A little over 100 days ago, I decided to quit dipping once and for all. For the past 25 years, I have had a love/hate relationship with tobacco and I felt it was finally time to cut the cord and get out from under its hypnotic control. Although it has been a rough few months, I feel the early pain was well worth the gain. My head is finally clearing and I am feeling better than I have in years. I am finally taking back my life.
I started chewing Skoal my freshman year of college and dipped pretty much non-stop ever since. Why did I dip for so long? Because dip became an inseparable part of my personality. In a sick, perverse way, tobacco had become my best friend. Over the years, dip made me cool; dip was my drinking buddy; dip helped me do my homework; dip calmed me down when I was stressed; dip helped me focus; dip made boring activities seem fun; dip kept me company on the road. In a nutshell, dip was my universal crutch for dealing with life. I dipped for 25 years because I thought it made my life better or at least more bearable. So what if there were a few risks associated with it. I was “happier” because I dipped… Or so I thought.
We all have our reasons for wanting to quit – wife, kids, family, health, etc. But my firm belief is that you can’t really quit until you realize 1 simple fact: Any perceived benefit from using tobacco is a complete and utter lie. Your life will be 110% better and 110% more fulfilling if you take it back from the death grip of tobacco.
So how does your life become better without tobacco? Well let’s take a look at how quitting has helped me:
Tobacco is bad for your health. Duh. It causes cancer, tooth loss, heart disease, etc. It robs you of sleep and energy. Quitting will without a doubt lead to a longer and healthier life.
For the past 5 years, I have had a perennial sore throat. I kidded myself into thinking it was allergies. I was taking allergy medication and sleeping with cough drops just to mask the scratchiness. I have gone to the hospital, thinking I was having a heart attack. It was really a tobacco & nic gum induced panic attack.
Since I have quit dipping, I am sleeping better. I sometimes get 9 hours of sleep in a night! My sore throat is completely gone. I used to have panic attacks and high blood pressure. That is all gone now too. I have more energy during the day and I have been able to maintain a steady workout routine.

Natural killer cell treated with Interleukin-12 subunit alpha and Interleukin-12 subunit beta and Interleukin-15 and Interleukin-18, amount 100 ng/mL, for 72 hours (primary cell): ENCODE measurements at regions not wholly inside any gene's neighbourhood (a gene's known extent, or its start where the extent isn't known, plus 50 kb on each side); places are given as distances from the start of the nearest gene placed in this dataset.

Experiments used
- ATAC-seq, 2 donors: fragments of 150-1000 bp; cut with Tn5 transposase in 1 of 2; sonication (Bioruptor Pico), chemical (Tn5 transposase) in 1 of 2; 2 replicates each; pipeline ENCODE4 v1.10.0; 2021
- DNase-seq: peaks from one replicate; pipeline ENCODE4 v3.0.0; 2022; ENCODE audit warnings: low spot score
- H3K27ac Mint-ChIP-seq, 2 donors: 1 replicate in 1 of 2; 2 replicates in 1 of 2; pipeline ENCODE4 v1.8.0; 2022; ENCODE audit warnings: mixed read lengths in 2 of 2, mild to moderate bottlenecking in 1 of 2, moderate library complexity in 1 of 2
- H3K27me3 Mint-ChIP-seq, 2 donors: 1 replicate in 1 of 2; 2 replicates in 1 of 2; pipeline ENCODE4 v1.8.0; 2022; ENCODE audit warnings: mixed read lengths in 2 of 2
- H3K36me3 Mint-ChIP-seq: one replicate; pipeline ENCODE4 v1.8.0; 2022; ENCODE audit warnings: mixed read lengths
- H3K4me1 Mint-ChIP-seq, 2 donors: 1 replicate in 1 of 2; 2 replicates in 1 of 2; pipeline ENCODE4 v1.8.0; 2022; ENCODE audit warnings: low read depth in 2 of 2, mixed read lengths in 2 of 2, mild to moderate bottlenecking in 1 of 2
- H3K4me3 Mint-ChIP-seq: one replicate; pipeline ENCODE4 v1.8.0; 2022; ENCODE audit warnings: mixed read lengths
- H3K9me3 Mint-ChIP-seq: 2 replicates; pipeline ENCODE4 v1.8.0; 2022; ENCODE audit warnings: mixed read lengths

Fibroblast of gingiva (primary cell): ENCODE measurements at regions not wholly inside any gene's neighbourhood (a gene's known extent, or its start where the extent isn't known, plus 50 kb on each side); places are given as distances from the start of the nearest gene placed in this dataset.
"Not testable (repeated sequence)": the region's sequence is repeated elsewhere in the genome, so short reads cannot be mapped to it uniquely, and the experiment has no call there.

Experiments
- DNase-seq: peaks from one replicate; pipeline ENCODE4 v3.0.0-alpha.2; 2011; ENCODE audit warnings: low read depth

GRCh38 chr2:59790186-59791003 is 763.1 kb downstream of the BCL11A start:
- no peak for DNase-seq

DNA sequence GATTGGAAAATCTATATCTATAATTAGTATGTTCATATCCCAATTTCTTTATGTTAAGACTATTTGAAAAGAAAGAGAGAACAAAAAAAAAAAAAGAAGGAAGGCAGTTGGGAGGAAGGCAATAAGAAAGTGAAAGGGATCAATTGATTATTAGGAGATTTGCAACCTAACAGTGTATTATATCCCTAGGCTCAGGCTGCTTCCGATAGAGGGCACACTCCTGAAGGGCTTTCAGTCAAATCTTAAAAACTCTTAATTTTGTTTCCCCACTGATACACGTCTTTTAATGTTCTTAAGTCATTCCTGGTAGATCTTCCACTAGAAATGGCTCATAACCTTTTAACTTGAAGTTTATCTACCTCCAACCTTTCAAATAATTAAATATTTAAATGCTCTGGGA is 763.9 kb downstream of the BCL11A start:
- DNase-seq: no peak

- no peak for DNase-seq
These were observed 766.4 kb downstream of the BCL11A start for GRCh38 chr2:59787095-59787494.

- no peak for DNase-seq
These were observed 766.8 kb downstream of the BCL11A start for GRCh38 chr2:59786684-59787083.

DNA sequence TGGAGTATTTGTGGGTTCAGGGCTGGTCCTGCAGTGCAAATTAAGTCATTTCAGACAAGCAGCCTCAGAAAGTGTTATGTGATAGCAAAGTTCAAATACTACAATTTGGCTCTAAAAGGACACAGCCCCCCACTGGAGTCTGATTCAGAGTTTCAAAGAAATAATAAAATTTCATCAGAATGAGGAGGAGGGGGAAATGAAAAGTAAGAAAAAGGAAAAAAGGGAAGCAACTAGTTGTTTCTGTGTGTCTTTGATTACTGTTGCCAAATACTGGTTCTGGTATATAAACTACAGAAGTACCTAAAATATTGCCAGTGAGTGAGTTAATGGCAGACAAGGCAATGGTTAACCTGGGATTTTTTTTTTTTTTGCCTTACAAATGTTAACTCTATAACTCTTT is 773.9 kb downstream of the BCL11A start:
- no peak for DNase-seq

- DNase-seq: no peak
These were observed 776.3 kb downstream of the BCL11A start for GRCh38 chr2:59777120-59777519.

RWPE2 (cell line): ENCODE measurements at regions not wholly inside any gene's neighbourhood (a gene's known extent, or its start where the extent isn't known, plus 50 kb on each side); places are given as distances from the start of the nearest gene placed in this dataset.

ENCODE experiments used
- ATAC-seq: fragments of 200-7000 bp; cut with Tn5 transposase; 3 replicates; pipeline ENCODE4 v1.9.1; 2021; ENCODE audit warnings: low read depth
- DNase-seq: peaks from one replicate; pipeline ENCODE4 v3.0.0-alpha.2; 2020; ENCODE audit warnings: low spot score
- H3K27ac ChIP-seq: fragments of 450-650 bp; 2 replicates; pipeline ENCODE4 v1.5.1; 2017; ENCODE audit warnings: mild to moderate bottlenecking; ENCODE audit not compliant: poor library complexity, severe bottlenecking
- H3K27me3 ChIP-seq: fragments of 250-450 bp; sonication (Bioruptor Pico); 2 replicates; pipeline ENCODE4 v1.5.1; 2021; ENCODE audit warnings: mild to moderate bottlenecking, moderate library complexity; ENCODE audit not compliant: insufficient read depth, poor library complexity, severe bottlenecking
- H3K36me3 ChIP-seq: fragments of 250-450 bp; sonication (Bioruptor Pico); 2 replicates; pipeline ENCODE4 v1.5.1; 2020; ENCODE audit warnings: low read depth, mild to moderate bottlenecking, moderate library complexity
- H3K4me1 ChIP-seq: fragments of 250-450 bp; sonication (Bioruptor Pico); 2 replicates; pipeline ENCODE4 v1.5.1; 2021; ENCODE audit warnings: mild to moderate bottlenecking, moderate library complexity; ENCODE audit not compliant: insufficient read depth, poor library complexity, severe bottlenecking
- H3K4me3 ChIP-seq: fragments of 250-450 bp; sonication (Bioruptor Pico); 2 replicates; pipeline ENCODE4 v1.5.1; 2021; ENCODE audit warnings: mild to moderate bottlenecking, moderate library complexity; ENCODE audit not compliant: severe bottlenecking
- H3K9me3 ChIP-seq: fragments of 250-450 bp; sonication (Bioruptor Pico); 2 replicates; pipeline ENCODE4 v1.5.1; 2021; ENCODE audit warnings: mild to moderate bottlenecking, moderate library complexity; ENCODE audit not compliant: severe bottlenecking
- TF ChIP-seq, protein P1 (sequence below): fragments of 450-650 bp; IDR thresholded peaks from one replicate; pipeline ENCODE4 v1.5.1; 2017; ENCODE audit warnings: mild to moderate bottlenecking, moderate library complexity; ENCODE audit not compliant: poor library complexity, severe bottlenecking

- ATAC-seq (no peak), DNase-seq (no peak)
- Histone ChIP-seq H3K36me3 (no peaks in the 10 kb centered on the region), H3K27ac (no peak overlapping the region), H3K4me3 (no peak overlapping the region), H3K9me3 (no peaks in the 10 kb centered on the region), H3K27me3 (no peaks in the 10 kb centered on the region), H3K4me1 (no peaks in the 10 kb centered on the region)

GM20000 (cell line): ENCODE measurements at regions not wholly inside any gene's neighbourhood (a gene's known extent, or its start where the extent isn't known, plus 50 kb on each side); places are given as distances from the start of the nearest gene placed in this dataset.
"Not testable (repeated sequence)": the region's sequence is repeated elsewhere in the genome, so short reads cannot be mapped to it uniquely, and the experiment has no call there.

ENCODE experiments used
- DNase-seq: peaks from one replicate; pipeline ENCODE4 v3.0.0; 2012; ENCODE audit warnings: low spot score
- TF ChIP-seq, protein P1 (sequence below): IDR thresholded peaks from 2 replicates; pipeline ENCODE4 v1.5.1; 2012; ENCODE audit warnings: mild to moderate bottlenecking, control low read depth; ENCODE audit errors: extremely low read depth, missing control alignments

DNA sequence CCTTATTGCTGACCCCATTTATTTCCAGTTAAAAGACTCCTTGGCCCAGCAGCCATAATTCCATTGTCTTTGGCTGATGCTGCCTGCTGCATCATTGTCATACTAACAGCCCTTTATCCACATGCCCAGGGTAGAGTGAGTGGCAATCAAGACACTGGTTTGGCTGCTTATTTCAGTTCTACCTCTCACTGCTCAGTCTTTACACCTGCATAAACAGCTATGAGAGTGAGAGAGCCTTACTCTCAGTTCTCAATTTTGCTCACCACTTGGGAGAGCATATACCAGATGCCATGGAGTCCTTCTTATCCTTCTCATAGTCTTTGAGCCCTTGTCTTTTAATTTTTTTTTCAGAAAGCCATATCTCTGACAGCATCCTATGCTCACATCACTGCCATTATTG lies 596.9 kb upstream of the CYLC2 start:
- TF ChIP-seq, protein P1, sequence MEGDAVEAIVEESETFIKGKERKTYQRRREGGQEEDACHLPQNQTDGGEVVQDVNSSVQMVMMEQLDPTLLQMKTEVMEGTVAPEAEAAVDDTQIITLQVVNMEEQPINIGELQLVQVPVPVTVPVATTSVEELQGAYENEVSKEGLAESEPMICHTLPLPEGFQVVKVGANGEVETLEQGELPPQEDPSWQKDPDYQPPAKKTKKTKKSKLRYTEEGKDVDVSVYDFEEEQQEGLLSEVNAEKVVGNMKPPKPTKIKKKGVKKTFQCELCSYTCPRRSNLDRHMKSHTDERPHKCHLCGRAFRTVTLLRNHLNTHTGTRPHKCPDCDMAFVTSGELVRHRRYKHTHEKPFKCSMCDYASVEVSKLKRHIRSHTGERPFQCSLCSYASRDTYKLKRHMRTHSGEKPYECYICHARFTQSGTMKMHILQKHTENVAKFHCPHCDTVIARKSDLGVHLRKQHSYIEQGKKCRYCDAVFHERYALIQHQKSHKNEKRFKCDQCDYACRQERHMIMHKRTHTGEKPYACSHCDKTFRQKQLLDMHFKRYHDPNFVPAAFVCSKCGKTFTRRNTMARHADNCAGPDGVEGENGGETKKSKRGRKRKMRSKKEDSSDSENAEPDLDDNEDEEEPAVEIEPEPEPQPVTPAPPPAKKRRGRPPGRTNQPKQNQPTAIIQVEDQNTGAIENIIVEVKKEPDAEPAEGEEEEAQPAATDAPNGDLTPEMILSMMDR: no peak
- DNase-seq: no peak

Tobacco is the most anti-social activity in the world. I would hide from my family, leave gatherings / parties / bars early or sneak around at work just so that I could dip. I would rather dip than read my sons a nighttime story. Pathetic!
Do you want more reasons why dipping is anti-social? It makes your breath smell like ass. You never smile because you aren’t sure if you have dip stuck between your teeth. You have no patience for face-to-face conversations because you are either dipping and probably need to spit or you are thinking about when you can put the next dip in your mouth. Does any of that sound like life enhancing behavior?
Since quitting I believe that I have become a better person to be around. I am more patient and more attentive. I am working on being a better husband and a better father, but aren’t we all.
Tobacco is expensive. Not only has the cost of a can shot up to over $5.00 (it was $0.98 when I started in 1984), I have spent $1,000’s over the years buying beers or drinks at bars just so that I would have a bottle / can / cup to spit in, or something to wash down the spit. How dumb is that? What about the money that I should be putting away for my face replacement surgery? Yikes!
In the past 100 days I have saved big bucks by not dipping. How is that for a financial bailout!
Have you ever avoided doing something because you were afraid you wouldn’t be able to dip? Have you ever dreaded an important all day business meeting because you will have major craves half way through and won’t be able to function? What about spending the holidays at the in-laws? Or going on a European vacation? Do you require that your car or truck have 2 cup holders near the driver’s seat – one for your coffee and one for your spit can? Add up all the things that you are not able to do, and it starts to sound like a self-imposed prison.
For the first time in years, I feel free. I can go on long car trips with my family, sit through a movie, attend work seminars, etc. and not feel the need to sneak away and dip and not feel impaired by a crippling tobacco-craving fog.
Although it feels like these realizations are obvious reasons to quit immediately, quitting is still a hard road to travel. The seductress named nicotine has powerful spells and trances that she will use to lure you back into her grasp. Be strong. Get help (join a quit group). Buy lots of sugar-free gum. Do whatever it takes, but get away from her now and keep running. With time you will increase your distance from her, but stay vigilant because she will never stop tracking you down.
This website, and another one like it, has been my saving grace. The support group concept is amazingly powerful. I posted roll call every day and read just about every post in my group. I am more a “suffer in silence” type of guy, so regrettably I did not do much posting myself. To my quitter brethren, I apologize. I wish I had been more helpful in your efforts to quit because you certainly made all the difference in the world for my quit.
If you are still dipping and reading this, you should know that there is a better life out there waiting for you. I promise. It takes some work and commitment, but you don’t have to go it alone. Join this site and take your life back today.
To my wife and family, thank you for your support and patience. I hope the new me was worth the wait!